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DYNA

Print version ISSN 0012-7353

Dyna rev.fac.nac.minas vol.82 no.192 Medellín July/Aug. 2015

http://dx.doi.org/10.15446/dyna.v82n192.48581 

DOI: http://dx.doi.org/10.15446/dyna.v82n192.48581

Methodology for relative location of voltage sag source using voltage measurements only

Metodología para la localización relativa de la fuente de hundimientos de tensión usando únicamente mediciones de tensión

Jairo Blanco-Solano a, Johann F. Petit-Suárez b & Gabriel Ordóñez-Plata c

a Escuela de Ingenierías Eléctrica, Electrónica y de Telecomunicaciones, Universidad Industrial de Santander, Colombia, jairo.blanco@correo.uis.edu.co
b Escuela de Ingenierías Eléctrica, Electrónica y de Telecomunicaciones, Universidad Industrial de Santander, Colombia, jfpetit@uis.edu.co
c Escuela de Ingenierías Eléctrica, Electrónica y de Telecomunicaciones, Universidad Industrial de Santander, Colombia, gaby@uis.edu.co

Received: April 29th, 2014. Received in revised form: February 17th, 2015. Accepted: July 02nd, 2015.

This work is licensed under a Creative Commons Attribution-NonCommercial-NoDerivatives 4.0 International License.


Abstract
This paper presents a methodology for the relative location of voltage sags source based on voltage measurements only. Network faults are the most frequent disturbances in the electrical systems and in turn are the causes that generate most voltage sags. Thus, the proposed algorithm considers only voltage sags by network faults, and a minimum of three voltage meters is required. Power quality can be evaluated automatically using the characterizing and extracting information from voltage records. The positive sequence voltages are the descriptors used to determine the relative location of the voltage sags causes, and the methodology is applied to a simulation where its effectiveness is verified. Matlab was used for validating this methodology, and voltage records of simulated voltage sags were generated in ATP-EMTP.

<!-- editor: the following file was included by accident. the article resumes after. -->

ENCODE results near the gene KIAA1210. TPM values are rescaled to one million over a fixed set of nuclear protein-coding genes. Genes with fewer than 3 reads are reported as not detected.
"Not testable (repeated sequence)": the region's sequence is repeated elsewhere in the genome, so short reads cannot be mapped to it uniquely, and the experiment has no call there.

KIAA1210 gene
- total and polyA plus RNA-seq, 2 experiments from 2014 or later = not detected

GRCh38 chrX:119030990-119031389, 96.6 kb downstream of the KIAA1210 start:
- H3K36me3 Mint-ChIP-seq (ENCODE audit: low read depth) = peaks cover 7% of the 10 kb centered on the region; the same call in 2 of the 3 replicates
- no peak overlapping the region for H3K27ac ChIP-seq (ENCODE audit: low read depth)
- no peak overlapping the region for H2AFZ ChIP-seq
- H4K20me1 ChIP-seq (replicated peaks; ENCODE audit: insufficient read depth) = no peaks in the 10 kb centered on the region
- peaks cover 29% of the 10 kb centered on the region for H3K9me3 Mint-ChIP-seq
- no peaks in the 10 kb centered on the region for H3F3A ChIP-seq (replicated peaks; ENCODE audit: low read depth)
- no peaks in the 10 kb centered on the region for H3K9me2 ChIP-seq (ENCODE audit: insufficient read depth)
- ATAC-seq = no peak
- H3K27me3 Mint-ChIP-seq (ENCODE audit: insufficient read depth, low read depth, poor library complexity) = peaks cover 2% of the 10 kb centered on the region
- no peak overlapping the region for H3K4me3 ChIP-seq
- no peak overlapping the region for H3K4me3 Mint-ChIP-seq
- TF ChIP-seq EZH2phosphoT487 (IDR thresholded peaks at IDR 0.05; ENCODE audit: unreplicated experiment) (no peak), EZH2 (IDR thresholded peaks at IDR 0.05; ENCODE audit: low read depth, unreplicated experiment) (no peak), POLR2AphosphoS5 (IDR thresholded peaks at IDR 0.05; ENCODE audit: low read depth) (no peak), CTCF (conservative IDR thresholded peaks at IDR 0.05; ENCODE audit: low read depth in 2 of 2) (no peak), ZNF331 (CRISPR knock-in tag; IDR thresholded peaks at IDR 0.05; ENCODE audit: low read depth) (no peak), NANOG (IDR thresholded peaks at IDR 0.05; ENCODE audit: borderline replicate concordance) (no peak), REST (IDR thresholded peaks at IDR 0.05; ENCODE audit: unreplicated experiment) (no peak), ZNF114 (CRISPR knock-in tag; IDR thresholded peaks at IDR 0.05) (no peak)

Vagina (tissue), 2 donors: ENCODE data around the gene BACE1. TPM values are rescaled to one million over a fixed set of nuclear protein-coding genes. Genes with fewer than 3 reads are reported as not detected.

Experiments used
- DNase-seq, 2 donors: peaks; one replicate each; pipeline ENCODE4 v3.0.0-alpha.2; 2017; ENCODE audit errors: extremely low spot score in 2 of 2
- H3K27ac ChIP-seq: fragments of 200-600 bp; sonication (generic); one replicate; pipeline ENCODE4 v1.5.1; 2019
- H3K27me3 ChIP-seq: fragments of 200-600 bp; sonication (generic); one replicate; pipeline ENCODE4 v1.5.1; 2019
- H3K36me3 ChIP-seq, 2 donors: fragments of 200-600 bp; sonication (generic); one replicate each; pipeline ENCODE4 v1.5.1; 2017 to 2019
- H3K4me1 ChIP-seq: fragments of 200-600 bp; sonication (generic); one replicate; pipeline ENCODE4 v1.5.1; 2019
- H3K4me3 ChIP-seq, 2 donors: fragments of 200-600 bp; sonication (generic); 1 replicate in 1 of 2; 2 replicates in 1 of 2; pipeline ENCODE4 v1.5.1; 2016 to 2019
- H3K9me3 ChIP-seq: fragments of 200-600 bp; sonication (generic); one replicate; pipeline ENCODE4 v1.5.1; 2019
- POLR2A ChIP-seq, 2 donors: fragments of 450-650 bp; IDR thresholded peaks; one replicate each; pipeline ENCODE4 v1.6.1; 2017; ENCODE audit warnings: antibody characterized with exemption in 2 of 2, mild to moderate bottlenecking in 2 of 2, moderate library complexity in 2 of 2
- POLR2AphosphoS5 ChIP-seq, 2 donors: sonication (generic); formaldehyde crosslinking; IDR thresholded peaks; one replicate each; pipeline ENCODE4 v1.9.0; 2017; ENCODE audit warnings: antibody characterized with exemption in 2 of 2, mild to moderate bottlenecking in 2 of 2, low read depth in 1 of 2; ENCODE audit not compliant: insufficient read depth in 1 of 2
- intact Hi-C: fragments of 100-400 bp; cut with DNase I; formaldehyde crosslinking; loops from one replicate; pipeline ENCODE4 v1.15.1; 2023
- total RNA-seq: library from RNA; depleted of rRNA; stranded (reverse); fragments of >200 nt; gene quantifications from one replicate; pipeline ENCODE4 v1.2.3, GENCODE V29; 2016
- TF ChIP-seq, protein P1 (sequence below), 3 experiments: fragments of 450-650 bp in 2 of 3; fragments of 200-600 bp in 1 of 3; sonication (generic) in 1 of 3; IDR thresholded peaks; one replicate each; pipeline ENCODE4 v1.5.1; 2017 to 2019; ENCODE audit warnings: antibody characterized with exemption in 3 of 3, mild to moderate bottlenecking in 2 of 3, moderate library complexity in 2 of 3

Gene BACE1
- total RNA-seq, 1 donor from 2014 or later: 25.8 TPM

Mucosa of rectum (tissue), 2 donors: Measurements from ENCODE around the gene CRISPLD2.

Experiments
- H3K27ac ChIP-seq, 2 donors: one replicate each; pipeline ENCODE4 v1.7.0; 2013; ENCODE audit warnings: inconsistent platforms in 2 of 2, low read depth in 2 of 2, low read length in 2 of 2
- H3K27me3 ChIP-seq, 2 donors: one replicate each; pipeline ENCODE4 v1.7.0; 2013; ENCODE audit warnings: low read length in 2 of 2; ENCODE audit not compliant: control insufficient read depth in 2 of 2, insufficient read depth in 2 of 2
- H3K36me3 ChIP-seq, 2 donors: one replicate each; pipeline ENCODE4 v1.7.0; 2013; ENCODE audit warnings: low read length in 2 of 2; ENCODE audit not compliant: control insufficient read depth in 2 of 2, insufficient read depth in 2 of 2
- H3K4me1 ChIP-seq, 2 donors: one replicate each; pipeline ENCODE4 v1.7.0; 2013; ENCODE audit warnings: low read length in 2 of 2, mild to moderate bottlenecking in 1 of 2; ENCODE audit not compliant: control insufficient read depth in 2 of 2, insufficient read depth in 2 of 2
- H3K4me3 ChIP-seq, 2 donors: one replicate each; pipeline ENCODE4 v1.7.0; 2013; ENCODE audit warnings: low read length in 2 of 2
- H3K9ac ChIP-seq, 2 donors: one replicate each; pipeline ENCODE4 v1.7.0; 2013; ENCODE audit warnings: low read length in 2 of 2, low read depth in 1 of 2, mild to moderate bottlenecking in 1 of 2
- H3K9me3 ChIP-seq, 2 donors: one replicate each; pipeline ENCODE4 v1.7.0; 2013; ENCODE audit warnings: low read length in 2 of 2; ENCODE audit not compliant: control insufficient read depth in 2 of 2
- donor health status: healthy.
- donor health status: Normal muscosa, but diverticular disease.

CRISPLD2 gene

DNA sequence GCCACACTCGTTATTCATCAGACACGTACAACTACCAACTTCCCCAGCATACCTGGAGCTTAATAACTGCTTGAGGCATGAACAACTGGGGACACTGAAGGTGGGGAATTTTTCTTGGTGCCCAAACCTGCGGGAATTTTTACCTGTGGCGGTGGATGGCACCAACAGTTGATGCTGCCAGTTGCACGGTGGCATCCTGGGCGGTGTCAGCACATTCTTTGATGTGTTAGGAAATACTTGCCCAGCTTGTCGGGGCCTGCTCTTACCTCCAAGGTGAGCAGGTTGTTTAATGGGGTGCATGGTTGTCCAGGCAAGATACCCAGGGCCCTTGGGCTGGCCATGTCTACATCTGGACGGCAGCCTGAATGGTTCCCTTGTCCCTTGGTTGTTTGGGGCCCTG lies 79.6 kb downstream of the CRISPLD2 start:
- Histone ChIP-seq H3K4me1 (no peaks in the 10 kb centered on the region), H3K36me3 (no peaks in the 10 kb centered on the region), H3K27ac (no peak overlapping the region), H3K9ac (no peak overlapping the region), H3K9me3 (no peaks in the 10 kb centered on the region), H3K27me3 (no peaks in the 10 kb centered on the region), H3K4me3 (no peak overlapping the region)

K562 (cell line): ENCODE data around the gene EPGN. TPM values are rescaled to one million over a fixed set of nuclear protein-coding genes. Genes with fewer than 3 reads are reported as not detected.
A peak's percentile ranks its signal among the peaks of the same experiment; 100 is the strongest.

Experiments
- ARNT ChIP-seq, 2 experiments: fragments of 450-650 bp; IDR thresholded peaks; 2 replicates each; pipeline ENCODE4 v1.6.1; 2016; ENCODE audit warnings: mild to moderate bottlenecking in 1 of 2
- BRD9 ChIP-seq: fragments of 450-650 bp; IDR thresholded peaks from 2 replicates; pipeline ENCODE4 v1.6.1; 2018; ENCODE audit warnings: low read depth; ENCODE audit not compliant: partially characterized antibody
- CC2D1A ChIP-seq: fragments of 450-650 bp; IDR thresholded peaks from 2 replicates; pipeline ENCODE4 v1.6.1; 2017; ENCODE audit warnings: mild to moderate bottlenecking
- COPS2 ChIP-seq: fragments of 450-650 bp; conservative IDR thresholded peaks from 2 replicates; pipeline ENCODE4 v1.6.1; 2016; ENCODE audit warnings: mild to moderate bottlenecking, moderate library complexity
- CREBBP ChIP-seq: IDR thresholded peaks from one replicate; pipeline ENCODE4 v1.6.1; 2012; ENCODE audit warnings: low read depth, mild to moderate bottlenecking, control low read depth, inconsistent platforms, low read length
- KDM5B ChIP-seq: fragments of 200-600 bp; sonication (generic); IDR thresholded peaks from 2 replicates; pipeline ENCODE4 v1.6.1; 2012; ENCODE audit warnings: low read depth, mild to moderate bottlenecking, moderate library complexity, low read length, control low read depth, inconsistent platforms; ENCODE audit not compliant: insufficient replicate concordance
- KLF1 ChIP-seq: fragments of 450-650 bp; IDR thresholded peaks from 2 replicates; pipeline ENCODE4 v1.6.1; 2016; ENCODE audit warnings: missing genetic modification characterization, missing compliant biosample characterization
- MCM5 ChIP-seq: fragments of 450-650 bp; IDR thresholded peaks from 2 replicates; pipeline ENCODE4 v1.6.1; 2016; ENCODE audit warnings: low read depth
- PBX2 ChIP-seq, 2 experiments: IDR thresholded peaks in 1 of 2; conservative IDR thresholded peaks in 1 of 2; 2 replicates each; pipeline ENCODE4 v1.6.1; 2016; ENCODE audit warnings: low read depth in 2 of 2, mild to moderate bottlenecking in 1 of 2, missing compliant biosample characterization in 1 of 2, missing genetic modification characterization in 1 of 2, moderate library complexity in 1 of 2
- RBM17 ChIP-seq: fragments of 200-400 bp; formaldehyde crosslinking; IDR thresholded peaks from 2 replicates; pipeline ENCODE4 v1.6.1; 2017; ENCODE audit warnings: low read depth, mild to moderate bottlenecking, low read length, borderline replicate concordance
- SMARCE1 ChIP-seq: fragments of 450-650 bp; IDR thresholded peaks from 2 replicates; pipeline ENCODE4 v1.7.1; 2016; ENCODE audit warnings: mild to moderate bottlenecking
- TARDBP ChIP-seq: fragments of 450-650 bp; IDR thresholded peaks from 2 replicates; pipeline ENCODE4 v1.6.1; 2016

Keywords: Power quality monitoring; relative location; voltage sags; positive sequence voltage; network faults.

Resumen
Este trabajo presenta una metodología para la localización relativa de las fuentes generadoras de hundimientos de tensión y la cual se basa únicamente en mediciones de tensión. Las fallas de red son las perturbaciones más frecuentes en los sistemas eléctricos y son las causantes del mayor número de hundimientos de tensión. Así, el algoritmo propuesto considera únicamente los hundimientos de tensión originados por fallas de red y requiere un mínimo de tres monitores de tensión para su aplicación. La calidad de la potencia puede evaluarse automáticamente a través de la caracterización y extracción de información de los registros de tensión. Las tensiones de secuencia positiva son usadas como los descriptores para determinar la localización relativa y la metodología es aplicada en un caso de estudio por simulación comprobando su efectividad. Para la validación de los resultados se usa Matlab, tomando como entradas los hundimientos de tensión simulados en ATP-EMTP.

Palabras clave: monitorización de la calidad de la potencia; localización relativa; hundimientos de tensión; tensión de secuencia positiva; fallas de red.


1. Introduction

Power quality has become an important research topic due to increasing electromagnetic disturbances. In particular, voltage sags are a power quality problem that affects both power suppliers and customers. The most severe voltage sags are caused by network faults in the power system, and they propagate through the electrical system affecting loads connected away from an event source [1]. Consequently, disturbance source identification (DSI) and fault location (FL) have become important areas of investigation to improve the power quality [2-4]. DSI is the identification of event source (e.g. network faults, transformer saturation or induction motor starting) while FL is the localization of the event source within of the electrical network.

This paper is focused on electrical distribution systems. The proposed method assumes a minimum of three voltage measurements available at electrical distribution systems. These measurements are obtained from three power quality monitors, installed at strategic points of electrical systems.